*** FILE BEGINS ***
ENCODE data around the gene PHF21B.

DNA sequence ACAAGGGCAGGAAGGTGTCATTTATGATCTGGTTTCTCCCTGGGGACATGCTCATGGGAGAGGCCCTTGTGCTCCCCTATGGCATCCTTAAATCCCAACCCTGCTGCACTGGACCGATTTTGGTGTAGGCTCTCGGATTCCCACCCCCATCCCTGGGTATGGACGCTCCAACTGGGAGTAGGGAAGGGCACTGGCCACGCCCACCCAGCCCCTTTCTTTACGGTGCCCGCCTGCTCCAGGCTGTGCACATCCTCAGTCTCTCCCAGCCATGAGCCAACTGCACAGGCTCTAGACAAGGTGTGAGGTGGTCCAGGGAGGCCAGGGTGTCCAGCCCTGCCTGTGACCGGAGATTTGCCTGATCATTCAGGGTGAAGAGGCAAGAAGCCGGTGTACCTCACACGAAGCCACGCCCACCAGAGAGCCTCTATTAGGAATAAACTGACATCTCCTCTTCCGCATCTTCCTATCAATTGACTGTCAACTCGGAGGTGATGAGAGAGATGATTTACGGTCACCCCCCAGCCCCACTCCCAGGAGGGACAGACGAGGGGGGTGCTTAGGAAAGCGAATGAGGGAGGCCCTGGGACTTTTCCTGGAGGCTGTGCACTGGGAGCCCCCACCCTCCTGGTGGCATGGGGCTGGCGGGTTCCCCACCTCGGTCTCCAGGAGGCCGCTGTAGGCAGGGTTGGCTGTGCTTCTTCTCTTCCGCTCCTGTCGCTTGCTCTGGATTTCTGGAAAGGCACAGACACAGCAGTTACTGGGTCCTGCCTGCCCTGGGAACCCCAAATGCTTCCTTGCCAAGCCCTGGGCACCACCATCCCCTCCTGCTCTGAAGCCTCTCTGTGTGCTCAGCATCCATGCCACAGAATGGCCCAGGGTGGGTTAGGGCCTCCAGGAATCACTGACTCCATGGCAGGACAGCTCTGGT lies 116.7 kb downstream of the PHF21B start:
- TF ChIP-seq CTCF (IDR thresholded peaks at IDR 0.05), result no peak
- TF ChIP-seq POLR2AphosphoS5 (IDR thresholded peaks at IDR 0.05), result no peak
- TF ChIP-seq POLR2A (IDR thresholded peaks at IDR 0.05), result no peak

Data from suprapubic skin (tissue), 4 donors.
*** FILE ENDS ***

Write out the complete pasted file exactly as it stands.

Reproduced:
ENCODE data around the gene PHF21B.

DNA sequence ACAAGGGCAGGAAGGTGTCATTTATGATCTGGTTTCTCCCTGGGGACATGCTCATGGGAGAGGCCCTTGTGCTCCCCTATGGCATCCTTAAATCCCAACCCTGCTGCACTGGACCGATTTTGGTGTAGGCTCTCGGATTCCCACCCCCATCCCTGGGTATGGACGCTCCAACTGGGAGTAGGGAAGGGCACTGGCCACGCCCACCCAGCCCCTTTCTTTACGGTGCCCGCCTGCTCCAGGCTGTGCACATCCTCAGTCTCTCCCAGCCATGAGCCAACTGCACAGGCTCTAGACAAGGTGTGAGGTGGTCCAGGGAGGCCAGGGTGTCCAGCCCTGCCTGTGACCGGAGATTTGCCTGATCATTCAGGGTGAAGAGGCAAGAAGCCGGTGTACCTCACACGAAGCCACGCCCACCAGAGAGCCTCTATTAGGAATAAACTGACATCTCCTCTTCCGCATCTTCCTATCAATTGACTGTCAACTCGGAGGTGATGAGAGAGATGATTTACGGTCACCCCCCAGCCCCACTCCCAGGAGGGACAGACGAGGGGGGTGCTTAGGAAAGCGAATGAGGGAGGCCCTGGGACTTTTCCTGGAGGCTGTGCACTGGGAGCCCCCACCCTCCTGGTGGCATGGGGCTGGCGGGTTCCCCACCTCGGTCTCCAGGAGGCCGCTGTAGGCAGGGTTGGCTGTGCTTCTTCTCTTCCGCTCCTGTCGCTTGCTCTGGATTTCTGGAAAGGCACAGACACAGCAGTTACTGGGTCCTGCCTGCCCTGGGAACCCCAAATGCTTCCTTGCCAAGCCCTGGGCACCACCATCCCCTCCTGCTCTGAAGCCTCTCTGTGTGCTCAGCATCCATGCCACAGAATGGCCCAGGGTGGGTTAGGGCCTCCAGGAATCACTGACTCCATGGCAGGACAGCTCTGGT lies 116.7 kb downstream of the PHF21B start:
- TF ChIP-seq CTCF (IDR thresholded peaks at IDR 0.05), result no peak
- TF ChIP-seq POLR2AphosphoS5 (IDR thresholded peaks at IDR 0.05), result no peak
- TF ChIP-seq POLR2A (IDR thresholded peaks at IDR 0.05), result no peak

Data from suprapubic skin (tissue), 4 donors.